The evening began with a tour of the Castle, followed by a Pimms reception in the Church to celebrate the completeion of the development project funded by the Heritage Lottery Fund and the Churches Conservation Trust.
New works by artists Susan Collins and Eleanor Moreton were on display.
The Church is a hub for Medieval Harewood with the new 'Medieval Harewood Information Point' located in the Church Vestry, and guests were keen to explore inside this hidden gem of a building!
Find out about the Church on our webpages...
Guests were then able to view the exhibitions in the House, with the Terrace Gallery playing host to an exhibition of finds from the recent Gawthorpe Hall excavation, as well as new works by artist Diane Howse.
The Gawthorpe excavation itself was open to view, and guests were treated to a hog roast and medieval-style entertainments on the Terrace overlooking the Gawthorpe Dig Site.
You can explore Medieval Harewood this Summer... Find out more on our Medieval Harewood webpages...
This season’s exhibitions can be found in the church, throughout the grounds and in the Terrace Gallery.
Artists Simon Warner, Susan Collins, Eleanor Moreton and Diane Howse have created artistic responses to medieval Harewood; performance tours, moving image, paintings and photography bring stories alive to evoke Harewood's fascinating medieval past. In the Terrace Gallery you can also learn more about the newly excavated Gawthorpe Hall.
The Artists...Diane Howse has responded to Medieval Harewood by photographing and digitally reconstructing the alabaster tombs of Harewood Church. The tombs would have originally been painted in full colour, and if you look closely at the effigies in the church, traces of original pigment can still be seen today. Diane has digitally recreated the colours that may have been used and her photographs give us a visual impression of the human beings that lived at Harewood.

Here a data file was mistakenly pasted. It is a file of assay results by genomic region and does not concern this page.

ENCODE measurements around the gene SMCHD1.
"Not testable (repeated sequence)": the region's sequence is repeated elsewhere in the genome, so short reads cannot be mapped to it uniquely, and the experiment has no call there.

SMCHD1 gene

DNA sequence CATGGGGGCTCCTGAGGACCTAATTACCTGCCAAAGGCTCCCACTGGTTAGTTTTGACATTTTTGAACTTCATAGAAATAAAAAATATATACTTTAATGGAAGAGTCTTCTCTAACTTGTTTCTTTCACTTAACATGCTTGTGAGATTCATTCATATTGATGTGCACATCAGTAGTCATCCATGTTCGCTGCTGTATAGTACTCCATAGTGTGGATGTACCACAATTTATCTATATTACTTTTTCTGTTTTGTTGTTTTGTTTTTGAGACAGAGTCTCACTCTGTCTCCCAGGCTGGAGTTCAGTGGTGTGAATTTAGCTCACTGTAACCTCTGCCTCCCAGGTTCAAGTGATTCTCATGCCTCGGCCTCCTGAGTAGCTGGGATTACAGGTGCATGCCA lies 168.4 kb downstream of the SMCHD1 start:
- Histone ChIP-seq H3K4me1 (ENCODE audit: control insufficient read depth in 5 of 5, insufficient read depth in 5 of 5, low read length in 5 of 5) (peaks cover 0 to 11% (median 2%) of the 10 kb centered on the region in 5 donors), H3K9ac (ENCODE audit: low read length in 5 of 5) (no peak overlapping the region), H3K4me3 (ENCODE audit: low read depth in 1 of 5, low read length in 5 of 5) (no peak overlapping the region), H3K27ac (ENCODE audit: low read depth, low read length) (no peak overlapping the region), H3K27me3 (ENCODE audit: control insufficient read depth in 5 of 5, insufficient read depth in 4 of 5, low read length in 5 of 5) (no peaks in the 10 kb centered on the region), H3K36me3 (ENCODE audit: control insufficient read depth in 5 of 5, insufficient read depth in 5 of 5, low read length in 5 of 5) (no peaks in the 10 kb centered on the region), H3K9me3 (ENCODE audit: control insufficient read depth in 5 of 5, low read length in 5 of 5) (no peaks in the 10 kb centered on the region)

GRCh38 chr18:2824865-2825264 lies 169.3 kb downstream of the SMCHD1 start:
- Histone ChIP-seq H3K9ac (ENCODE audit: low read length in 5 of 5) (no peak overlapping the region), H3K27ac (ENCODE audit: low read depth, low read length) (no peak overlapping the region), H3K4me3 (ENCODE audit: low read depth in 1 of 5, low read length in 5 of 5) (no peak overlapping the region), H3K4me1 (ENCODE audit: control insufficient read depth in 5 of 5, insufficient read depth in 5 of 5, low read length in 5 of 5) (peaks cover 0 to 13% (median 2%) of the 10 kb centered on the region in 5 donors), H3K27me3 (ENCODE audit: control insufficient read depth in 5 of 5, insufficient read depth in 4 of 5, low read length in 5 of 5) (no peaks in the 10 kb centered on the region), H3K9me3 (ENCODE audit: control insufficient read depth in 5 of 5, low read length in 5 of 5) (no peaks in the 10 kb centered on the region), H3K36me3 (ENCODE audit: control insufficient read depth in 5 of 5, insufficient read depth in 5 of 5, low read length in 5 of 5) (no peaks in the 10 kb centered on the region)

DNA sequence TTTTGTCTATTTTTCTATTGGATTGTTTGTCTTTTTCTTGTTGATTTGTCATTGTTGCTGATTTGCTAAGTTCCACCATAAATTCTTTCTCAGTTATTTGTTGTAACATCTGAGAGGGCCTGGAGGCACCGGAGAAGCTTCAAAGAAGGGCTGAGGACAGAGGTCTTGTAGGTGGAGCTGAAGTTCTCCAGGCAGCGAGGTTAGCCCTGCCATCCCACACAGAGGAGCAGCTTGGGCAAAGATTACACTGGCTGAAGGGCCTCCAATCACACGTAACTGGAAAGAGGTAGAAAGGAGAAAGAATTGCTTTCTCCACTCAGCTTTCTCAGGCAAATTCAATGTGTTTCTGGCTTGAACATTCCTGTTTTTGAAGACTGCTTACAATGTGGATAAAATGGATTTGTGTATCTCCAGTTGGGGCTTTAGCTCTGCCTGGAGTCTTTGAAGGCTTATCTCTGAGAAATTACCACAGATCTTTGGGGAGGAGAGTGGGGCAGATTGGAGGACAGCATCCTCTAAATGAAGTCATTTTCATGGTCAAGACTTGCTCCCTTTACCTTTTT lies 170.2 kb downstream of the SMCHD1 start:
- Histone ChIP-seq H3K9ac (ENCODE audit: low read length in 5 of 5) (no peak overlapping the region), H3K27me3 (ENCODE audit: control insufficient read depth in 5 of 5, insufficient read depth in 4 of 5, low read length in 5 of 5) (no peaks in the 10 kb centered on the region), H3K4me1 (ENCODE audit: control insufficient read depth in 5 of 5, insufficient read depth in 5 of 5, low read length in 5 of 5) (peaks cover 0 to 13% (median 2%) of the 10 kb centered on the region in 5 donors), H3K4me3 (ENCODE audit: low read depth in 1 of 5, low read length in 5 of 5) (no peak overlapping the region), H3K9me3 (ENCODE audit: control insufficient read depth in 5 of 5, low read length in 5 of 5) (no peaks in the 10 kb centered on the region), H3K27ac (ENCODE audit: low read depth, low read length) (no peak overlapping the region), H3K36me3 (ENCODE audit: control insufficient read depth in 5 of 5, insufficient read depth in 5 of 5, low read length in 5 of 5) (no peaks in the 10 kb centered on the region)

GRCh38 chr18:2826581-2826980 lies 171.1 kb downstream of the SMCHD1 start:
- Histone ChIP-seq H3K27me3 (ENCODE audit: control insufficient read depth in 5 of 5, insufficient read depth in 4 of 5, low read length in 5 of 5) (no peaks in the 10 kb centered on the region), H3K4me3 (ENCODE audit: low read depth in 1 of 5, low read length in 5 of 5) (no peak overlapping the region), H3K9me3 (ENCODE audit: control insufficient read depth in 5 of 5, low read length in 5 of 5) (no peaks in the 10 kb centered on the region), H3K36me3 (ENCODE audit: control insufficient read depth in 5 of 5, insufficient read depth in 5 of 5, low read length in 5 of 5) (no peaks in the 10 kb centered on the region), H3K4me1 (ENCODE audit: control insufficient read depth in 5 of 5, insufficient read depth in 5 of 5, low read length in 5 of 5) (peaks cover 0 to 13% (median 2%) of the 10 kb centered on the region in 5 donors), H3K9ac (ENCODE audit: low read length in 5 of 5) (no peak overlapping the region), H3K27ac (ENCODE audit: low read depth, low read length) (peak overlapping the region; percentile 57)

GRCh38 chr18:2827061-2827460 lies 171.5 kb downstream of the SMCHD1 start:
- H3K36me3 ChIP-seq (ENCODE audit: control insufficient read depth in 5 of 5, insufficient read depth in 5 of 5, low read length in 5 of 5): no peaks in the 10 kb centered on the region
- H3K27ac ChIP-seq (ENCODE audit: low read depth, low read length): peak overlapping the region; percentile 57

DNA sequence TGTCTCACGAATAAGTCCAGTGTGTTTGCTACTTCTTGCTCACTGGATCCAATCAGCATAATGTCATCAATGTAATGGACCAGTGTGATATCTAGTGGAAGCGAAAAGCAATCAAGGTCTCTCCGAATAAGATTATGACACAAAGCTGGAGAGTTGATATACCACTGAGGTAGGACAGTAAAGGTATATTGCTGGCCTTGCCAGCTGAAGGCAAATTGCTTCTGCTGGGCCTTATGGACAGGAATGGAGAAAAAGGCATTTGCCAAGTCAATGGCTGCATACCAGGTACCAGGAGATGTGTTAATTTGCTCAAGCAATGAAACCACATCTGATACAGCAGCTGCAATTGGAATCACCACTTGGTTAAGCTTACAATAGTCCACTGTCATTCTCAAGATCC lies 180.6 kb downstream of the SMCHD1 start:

Places must be pre-booked by phone, visit our event pages for details....
Eleanor Moreton has been inspired by the history of sisters Elizabeth and Sibyl de Aldeburgh who became joint heiresses of Harewood Castle in 1388. Her paintings respond to the relationships and power structures between families at Harewood in the medieval period as well as the illuminated prayer books, the Books of Hours, people owned at that time.
Images courtesy of the artists, and Ceri Hand Gallery for Eleanor Moreton.
Medieval Harewood is an on-going project to explore Harewood's medieval history before the present Harewood House was built. Join us on this journey of discovery as we peel back the layers of history, where a few short miles can cover several hundred years.
Harewood Medieval Faire 2013 set to take place Late May Bank Holiday Weekend
Look out for details of next year's Harewood Medieval Faire which is scheduled for late May Bank Holiday 2013!